Marisa Salomon Beltran

Marisa  Salomon Beltran
Year of graduation: 

During my undergraduate years, I worked for almost three years as an undergraduate research assistant in Dr. Marc Cox's laboratory focusing on prostate cancer research. The approach I used for my research project was yeast genetics.

In the fall of 2013, I joined the Interdisciplinary Graduate Program in Human Toxicology at The University of Iowa. I chose to pursue a Ph.D. in Human Toxicology because many disciplines from all area fields in science come together into one program. This is motivating as the diversity will broaden my knowledge of the many ongoing research projects in different areas.

My first lab rotation was with Dr. Tom Peters, an expert in industrial hygiene. The project involves the generation of nanoparticles along with the collection of aerosols that are damaging to our respiratory system. This lab rotation was challenging and I am enthusiastic to learn more about nanoparticles.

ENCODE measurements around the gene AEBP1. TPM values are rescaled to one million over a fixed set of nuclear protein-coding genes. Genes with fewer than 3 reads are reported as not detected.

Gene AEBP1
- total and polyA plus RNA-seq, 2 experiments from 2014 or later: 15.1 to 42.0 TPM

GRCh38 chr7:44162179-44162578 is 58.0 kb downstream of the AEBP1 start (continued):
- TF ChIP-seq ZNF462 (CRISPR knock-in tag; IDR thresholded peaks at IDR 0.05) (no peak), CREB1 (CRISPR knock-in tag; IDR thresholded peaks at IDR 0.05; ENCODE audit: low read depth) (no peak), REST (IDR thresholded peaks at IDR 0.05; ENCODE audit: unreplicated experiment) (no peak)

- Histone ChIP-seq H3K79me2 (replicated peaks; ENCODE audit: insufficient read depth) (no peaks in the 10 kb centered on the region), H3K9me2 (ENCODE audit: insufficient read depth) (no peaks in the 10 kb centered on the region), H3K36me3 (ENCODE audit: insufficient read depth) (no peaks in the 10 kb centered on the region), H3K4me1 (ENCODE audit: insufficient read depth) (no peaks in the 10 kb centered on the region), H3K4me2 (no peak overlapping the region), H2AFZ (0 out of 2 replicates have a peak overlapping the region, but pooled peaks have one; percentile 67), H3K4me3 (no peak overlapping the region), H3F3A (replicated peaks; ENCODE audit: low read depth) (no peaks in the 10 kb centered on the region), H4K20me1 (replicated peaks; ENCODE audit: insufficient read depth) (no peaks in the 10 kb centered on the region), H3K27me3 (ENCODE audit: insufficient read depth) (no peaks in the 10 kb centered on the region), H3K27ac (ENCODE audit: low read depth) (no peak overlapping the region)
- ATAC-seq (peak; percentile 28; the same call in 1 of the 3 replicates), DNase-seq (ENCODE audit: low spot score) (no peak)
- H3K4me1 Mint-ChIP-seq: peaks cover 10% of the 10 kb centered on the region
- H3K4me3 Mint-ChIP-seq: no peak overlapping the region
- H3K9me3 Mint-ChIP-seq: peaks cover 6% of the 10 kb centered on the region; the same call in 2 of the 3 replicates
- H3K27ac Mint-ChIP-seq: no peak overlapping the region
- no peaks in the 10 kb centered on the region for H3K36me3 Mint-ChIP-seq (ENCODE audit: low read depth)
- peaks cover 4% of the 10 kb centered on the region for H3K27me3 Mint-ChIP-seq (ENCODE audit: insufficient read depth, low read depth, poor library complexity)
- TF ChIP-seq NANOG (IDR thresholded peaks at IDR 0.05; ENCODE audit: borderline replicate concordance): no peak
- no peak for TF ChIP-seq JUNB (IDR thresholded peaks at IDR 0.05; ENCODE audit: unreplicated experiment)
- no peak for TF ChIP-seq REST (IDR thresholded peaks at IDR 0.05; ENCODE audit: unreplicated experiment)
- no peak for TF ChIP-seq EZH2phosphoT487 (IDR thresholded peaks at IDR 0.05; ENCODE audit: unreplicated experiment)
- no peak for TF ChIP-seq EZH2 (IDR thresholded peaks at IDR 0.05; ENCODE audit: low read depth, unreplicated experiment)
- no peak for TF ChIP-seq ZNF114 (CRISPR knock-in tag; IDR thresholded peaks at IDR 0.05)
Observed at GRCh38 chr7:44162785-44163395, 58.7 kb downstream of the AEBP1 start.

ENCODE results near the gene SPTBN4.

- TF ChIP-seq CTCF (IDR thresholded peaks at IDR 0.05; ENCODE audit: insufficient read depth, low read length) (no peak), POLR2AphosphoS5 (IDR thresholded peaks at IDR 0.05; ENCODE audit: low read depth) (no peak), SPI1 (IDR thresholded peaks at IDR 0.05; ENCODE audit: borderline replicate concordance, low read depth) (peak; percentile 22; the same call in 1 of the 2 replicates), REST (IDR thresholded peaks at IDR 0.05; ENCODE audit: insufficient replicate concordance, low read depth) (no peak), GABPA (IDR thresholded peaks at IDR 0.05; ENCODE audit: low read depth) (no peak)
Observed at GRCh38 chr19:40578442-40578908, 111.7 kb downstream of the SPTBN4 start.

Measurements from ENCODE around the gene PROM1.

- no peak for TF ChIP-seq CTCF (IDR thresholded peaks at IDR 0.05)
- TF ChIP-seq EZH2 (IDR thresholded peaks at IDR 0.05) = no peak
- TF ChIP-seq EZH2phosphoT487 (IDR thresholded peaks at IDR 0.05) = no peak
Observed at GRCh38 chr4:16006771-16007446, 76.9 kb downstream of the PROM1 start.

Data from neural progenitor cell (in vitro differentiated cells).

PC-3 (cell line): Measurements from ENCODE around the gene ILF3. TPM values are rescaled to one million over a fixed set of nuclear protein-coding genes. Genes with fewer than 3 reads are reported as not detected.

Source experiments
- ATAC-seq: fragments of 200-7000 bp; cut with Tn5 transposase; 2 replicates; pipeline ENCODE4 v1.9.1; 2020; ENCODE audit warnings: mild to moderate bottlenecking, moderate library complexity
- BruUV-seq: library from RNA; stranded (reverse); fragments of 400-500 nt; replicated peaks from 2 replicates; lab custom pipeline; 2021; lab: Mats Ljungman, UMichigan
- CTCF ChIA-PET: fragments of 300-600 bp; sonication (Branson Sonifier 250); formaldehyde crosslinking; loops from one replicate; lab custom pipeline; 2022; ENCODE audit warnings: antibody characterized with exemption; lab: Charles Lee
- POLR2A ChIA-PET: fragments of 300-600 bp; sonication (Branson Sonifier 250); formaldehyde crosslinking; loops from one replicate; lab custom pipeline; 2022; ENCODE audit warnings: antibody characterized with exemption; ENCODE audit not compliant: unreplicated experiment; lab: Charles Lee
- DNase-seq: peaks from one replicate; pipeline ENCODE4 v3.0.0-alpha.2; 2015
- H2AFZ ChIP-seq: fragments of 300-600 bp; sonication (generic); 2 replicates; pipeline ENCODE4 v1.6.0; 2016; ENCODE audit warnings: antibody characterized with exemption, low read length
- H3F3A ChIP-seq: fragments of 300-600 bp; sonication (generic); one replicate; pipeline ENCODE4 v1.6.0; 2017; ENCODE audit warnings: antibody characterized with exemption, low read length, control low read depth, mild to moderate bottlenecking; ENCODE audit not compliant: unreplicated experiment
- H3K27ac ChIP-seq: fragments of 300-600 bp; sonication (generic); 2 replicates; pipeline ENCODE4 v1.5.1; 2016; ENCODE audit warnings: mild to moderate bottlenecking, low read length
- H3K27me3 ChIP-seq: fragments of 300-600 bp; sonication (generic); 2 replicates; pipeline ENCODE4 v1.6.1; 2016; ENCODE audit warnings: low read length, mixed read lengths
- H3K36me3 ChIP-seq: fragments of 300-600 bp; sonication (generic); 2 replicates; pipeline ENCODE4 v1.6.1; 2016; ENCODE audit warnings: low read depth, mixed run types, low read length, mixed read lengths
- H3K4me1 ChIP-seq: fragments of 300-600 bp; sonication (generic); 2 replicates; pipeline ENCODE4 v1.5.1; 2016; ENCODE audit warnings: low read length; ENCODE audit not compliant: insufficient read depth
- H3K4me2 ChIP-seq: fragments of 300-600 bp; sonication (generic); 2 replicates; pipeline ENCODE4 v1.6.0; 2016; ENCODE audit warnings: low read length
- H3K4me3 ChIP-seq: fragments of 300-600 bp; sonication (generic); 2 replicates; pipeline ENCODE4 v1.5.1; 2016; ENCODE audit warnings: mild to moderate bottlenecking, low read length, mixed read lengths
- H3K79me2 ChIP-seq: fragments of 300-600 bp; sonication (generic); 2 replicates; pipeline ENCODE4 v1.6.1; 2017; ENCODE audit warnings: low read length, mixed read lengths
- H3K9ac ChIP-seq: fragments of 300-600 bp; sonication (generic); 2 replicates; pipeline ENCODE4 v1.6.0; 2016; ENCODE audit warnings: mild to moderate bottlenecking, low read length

For my second lab rotation,  I worked in Dr. Jerry Weiss’s lab. There, I studied the immune system, particularly gram-negative bacterial endotoxins present in many settings as a potential environmental “pollutant.” My third lab rotation was in Dr. Gaby Ludewig’s lab where I worked on cancer research and on polychlorinated biphenyls (PCBs).

In my free time, I enjoy learning languages and frequently practice my conversational skills. In addition, I enjoy long walks and being in the outdoors, so Iowa is an appropriate place for me. When it comes to sports, I most enjoy swimming, and I am currently learning how to sail. Lastly, I love to try all types of food and cook gourmet cuisine.

Previous education:

BS, Molecular and Cellular Biochemistry
The University of Texas at El Paso (UTEP)
Thesis title: 

Novel Tools for Targeting PCBs and PCB Metabolites Using ssDNA Aptamers.

Current position: 
Research Assistant
Current employer/institution: 
The University of Iowa